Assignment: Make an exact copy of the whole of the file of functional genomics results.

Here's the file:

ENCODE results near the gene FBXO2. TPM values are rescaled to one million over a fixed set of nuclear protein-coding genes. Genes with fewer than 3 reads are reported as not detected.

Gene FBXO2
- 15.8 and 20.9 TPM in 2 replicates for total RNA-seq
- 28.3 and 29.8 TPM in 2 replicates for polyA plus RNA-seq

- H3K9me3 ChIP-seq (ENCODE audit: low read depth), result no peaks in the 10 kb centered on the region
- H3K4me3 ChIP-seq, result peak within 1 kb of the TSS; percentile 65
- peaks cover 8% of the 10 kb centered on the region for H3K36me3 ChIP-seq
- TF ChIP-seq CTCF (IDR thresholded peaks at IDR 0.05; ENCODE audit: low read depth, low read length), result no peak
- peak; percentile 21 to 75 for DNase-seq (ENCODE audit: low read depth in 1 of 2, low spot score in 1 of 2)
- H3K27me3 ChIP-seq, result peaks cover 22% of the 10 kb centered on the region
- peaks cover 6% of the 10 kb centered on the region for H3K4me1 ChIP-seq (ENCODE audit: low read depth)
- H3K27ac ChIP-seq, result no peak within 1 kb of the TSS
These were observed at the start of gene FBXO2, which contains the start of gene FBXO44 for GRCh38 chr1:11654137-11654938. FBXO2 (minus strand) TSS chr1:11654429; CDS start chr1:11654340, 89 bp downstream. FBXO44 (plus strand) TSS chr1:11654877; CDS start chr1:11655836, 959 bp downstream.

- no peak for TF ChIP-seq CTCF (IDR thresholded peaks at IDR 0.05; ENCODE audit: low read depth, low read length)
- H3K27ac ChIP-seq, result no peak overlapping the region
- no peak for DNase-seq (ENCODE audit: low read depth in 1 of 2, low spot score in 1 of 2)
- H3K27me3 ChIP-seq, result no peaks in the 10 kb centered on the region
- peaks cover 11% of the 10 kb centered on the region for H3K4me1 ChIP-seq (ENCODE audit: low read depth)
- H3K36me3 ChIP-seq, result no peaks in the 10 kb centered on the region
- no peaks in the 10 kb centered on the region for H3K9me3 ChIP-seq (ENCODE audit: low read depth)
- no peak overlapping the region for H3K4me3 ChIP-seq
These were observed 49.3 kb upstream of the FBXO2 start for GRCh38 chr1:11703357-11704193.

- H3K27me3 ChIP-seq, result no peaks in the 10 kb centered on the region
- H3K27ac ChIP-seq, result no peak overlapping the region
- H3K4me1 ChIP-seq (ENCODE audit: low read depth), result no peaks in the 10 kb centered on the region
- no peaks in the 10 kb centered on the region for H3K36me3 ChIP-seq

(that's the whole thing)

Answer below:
ENCODE results near the gene FBXO2. TPM values are rescaled to one million over a fixed set of nuclear protein-coding genes. Genes with fewer than 3 reads are reported as not detected.

Gene FBXO2
- 15.8 and 20.9 TPM in 2 replicates for total RNA-seq
- 28.3 and 29.8 TPM in 2 replicates for polyA plus RNA-seq

- H3K9me3 ChIP-seq (ENCODE audit: low read depth), result no peaks in the 10 kb centered on the region
- H3K4me3 ChIP-seq, result peak within 1 kb of the TSS; percentile 65
- peaks cover 8% of the 10 kb centered on the region for H3K36me3 ChIP-seq
- TF ChIP-seq CTCF (IDR thresholded peaks at IDR 0.05; ENCODE audit: low read depth, low read length), result no peak
- peak; percentile 21 to 75 for DNase-seq (ENCODE audit: low read depth in 1 of 2, low spot score in 1 of 2)
- H3K27me3 ChIP-seq, result peaks cover 22% of the 10 kb centered on the region
- peaks cover 6% of the 10 kb centered on the region for H3K4me1 ChIP-seq (ENCODE audit: low read depth)
- H3K27ac ChIP-seq, result no peak within 1 kb of the TSS
These were observed at the start of gene FBXO2, which contains the start of gene FBXO44 for GRCh38 chr1:11654137-11654938. FBXO2 (minus strand) TSS chr1:11654429; CDS start chr1:11654340, 89 bp downstream. FBXO44 (plus strand) TSS chr1:11654877; CDS start chr1:11655836, 959 bp downstream.

- no peak for TF ChIP-seq CTCF (IDR thresholded peaks at IDR 0.05; ENCODE audit: low read depth, low read length)
- H3K27ac ChIP-seq, result no peak overlapping the region
- no peak for DNase-seq (ENCODE audit: low read depth in 1 of 2, low spot score in 1 of 2)
- H3K27me3 ChIP-seq, result no peaks in the 10 kb centered on the region
- peaks cover 11% of the 10 kb centered on the region for H3K4me1 ChIP-seq (ENCODE audit: low read depth)
- H3K36me3 ChIP-seq, result no peaks in the 10 kb centered on the region
- no peaks in the 10 kb centered on the region for H3K9me3 ChIP-seq (ENCODE audit: low read depth)
- no peak overlapping the region for H3K4me3 ChIP-seq
These were observed 49.3 kb upstream of the FBXO2 start for GRCh38 chr1:11703357-11704193.

- H3K27me3 ChIP-seq, result no peaks in the 10 kb centered on the region
- H3K27ac ChIP-seq, result no peak overlapping the region
- H3K4me1 ChIP-seq (ENCODE audit: low read depth), result no peaks in the 10 kb centered on the region
- no peaks in the 10 kb centered on the region for H3K36me3 ChIP-seq